Best External Hard Drive For DVD Collection?

Discussion in 'Mac Accessories' started by tktaylor1, Dec 6, 2011.

  1. tktaylor1 macrumors 6502a


    Feb 16, 2010
    Nashville, TN
    Next year I will be traveling to the other end of my state for college. I have a lot of TV shows and DVD's I want to take with me but there is no way I can take each physical DVD. I want to get an external hard drive to store everything on. I am looking at a 2TB but I am still not sure. I am only using this drive for DVD's, I'm not backing up anything from my computer.

    Another question, how do I get my DVD's on the drive? I currently have a 500GB drive that just collects dust and I tried getting some on there but just can't figure it out.

    Also, how big is a typical TV show on a hard drive? I am thinking around 1GB.

    I was looking an Apple Time Capsule but all of the bad reviews are turning me away.

    I have looked at these so far:

    Thanks for any advice, guys.
  2. HazyCloud macrumors 68030


    Jun 30, 2010
    - You'll want to use Handbrake to rip them to your drive.

    - Unless you're looking for a good design, you can get good ones much cheaper than the Apple Store offers.

    - HD 45 minute shows are roughly 1 GB.

    - I have a Western Digital My Book and absolutely love it. Here's a 2 TB one at Amazon for 189.99. You could probably even find it cheaper.
  3. nutmac macrumors 68040

    Mar 30, 2004
    If you are talking about making a raw backup of DVDs, your best bet is RipIt. It will strip most protections and rip DVD to a folder of your choice. From there on, you can use DVD Player to open as if you are watching from a physical disk.

    DVD being 4-8 GB in sizes, 2 TB will be enough for about 300 or so DVDs.

    If you don't care about menus and all the extra stuff on the DVD, you can use an app like Handbrake (free) or iFlicks ($19.99) to extract the main feature and transcode into H.264 format. Between the two apps, iFlicks is more powerful and easier to use but Handbrake does the job just fine for most purpose. For typical DVD 2-hour movie, these apps will generate H.264 file about 1-1.5 GB in size.

    As for TV shows, it depends on whether it's SD or HD. A typical 1-hour show (about 45 minutes without commercials) is about 600-700 MB for HD and 200-300 MB for SD.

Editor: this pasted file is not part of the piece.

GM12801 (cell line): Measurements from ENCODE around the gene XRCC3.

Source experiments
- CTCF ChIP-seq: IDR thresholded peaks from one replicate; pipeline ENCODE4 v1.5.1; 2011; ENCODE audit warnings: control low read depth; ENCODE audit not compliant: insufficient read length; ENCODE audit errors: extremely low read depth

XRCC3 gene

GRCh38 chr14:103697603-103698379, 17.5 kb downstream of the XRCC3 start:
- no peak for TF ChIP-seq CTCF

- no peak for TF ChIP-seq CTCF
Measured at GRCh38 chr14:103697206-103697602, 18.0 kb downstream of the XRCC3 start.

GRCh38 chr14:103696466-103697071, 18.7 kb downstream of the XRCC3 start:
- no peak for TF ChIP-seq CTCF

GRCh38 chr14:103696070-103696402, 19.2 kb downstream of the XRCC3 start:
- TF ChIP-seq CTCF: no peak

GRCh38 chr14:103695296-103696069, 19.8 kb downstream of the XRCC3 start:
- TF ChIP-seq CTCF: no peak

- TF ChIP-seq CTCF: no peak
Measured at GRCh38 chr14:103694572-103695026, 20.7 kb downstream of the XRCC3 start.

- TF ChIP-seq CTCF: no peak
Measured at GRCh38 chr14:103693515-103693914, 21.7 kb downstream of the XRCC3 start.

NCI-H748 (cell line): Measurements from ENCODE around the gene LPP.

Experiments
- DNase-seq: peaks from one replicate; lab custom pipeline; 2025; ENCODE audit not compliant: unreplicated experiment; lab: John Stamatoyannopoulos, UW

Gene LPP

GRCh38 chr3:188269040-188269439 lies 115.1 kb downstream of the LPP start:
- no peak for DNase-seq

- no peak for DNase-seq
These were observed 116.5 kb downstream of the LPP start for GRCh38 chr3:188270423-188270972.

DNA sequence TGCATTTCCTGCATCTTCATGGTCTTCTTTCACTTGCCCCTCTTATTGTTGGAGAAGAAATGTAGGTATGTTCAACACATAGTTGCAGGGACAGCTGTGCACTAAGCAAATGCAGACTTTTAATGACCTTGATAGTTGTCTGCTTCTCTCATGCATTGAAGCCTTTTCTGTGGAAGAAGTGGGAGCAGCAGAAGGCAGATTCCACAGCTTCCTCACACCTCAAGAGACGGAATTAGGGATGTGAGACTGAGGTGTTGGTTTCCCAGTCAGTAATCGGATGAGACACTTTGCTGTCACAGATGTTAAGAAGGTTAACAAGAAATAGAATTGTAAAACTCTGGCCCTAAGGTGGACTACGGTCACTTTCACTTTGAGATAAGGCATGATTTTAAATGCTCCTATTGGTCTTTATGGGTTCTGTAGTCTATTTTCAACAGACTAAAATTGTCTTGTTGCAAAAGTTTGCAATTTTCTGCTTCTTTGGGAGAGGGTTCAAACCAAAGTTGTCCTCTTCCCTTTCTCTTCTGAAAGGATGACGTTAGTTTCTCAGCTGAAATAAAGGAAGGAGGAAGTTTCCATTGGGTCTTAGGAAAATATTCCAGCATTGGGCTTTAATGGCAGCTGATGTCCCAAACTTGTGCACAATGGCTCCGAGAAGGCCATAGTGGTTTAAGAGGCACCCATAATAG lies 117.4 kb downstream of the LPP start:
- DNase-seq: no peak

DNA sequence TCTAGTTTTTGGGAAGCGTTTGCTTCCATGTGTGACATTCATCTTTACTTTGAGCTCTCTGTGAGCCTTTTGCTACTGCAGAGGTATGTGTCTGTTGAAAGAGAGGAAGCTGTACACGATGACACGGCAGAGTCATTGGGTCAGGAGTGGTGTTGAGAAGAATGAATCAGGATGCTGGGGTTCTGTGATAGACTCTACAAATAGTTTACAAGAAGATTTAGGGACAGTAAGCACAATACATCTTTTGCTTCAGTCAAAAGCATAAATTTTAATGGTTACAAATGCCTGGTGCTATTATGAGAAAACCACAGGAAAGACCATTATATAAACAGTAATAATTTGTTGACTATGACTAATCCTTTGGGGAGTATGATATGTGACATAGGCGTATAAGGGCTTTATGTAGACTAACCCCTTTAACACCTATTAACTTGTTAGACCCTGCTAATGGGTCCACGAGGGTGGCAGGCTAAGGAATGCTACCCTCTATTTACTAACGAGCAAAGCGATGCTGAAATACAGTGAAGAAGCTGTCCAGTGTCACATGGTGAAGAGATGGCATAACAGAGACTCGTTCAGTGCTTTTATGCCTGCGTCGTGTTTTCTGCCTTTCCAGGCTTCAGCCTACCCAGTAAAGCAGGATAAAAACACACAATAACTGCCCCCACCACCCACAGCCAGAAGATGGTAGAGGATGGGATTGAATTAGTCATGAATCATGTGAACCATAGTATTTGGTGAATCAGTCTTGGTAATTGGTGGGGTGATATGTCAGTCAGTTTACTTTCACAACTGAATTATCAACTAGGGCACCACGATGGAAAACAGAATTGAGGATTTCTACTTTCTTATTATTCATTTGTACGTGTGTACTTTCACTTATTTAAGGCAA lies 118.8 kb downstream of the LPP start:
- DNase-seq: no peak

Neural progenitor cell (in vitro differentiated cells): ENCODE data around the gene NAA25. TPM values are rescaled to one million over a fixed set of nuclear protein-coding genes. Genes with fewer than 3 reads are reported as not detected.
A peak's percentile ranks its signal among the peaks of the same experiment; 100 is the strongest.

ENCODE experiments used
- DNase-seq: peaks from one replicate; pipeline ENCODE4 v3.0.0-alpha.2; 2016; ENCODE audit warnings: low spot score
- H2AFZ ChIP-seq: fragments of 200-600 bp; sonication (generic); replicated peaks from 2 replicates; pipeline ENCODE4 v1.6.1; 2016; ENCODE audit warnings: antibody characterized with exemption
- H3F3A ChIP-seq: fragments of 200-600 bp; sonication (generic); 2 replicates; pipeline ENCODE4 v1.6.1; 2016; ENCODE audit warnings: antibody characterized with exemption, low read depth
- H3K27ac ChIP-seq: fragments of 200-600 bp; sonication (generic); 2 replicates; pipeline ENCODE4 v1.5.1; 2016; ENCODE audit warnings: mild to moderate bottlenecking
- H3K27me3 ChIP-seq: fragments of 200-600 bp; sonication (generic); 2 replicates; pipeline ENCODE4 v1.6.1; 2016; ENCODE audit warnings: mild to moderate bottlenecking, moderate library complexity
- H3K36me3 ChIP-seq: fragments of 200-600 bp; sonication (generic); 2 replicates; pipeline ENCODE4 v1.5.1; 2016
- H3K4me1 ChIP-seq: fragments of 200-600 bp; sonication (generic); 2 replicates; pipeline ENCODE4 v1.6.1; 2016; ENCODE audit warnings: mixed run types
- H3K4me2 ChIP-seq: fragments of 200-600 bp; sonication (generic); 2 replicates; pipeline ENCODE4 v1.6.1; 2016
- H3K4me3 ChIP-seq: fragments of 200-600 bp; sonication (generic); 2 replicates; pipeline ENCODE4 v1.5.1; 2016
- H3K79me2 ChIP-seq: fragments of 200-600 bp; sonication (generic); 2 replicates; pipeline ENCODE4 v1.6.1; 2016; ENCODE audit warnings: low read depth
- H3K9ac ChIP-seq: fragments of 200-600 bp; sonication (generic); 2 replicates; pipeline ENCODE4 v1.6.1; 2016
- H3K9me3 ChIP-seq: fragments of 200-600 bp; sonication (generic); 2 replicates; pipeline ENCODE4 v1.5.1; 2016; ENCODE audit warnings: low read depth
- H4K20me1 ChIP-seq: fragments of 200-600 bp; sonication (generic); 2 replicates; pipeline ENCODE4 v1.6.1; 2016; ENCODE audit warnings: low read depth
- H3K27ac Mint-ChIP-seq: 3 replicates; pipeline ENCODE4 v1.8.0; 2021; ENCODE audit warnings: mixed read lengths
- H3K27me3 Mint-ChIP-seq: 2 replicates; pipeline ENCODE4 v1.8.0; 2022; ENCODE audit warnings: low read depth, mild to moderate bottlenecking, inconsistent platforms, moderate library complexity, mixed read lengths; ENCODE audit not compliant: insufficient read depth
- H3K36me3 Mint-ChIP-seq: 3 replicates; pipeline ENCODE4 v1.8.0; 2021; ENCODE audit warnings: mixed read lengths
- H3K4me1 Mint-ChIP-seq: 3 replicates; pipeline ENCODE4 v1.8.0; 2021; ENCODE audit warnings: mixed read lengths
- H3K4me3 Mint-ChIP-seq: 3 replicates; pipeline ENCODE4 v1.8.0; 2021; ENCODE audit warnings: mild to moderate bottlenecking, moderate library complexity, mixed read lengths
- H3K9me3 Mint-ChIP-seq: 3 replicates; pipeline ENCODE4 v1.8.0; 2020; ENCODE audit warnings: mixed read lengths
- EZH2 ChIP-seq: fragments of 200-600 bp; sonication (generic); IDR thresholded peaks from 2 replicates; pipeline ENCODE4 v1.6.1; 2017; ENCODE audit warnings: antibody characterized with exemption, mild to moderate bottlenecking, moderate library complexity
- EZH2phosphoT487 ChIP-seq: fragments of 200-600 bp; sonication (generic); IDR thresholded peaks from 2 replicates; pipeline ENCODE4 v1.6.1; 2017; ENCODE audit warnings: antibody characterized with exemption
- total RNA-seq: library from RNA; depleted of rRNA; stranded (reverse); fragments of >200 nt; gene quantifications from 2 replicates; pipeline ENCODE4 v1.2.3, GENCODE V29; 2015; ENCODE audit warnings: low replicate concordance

As for the choice of hard disk, I would just get whatever "green" USB external that is reasonably priced, such as WD Elements ($150 for 2 TB, $200 for 3 TB). Green drives are not as fast as higher-end drives, but runs cooler and as such, tend to be more reliable.

    I have 4th generation Time Capsule 2 TB and it's actually quite good (not at all hot like previous generation). But I prefer to keep backup and media drives separate.
  4. AppleNewton macrumors 68000


    Apr 3, 2007
    1 Finite Place
    Yeah unfortunately the Time Capsule was only meant for wireless backups however you can get away with it storing regular content on there. And for the price right now compared to the way drive prices are going/are at its kind of a good deal if you need a wireless appliance.

    I'd say if you want wireless access to your content the Time Capsule is a good choice or the G-Drives are also reliable they're from Hitachi and I prefer that brand.

    another source to check out: 600030763 600030784&IsNodeId=1&name=2TB
  5. Trav29 macrumors member

    Sep 17, 2011
    Not trying to go off topic but will any external hdd work with Lion? As I am probably going to be moving from Windows 7 to Lion in the future so this is important.
  6. NMF macrumors 6502a


    Oct 27, 2011
    Yeah you'll just need to re-format it if it came as NFTS. Takes about 2 minutes to do.
  7. drsox macrumors 65816


    Apr 29, 2011
    If your Video stuff is going to be difficult to replace easily, then you might want to consider a 2 drive RAID NAS as a store. This will give you some insurance against a single drive failure but is going to be a bit more expensive.
    Netgear has a new range (Duo V2) and there are Buffalo and WD versions.
    These should also be able to be used as Time Machine locations (I know the Netgear one does).
  8. maflynn Moderator


    Staff Member

    May 3, 2009
    I'd personally go with a Synology or Qnap NAS. I picked up a QNAP for my music and aperture library. I can this being a good fit as well

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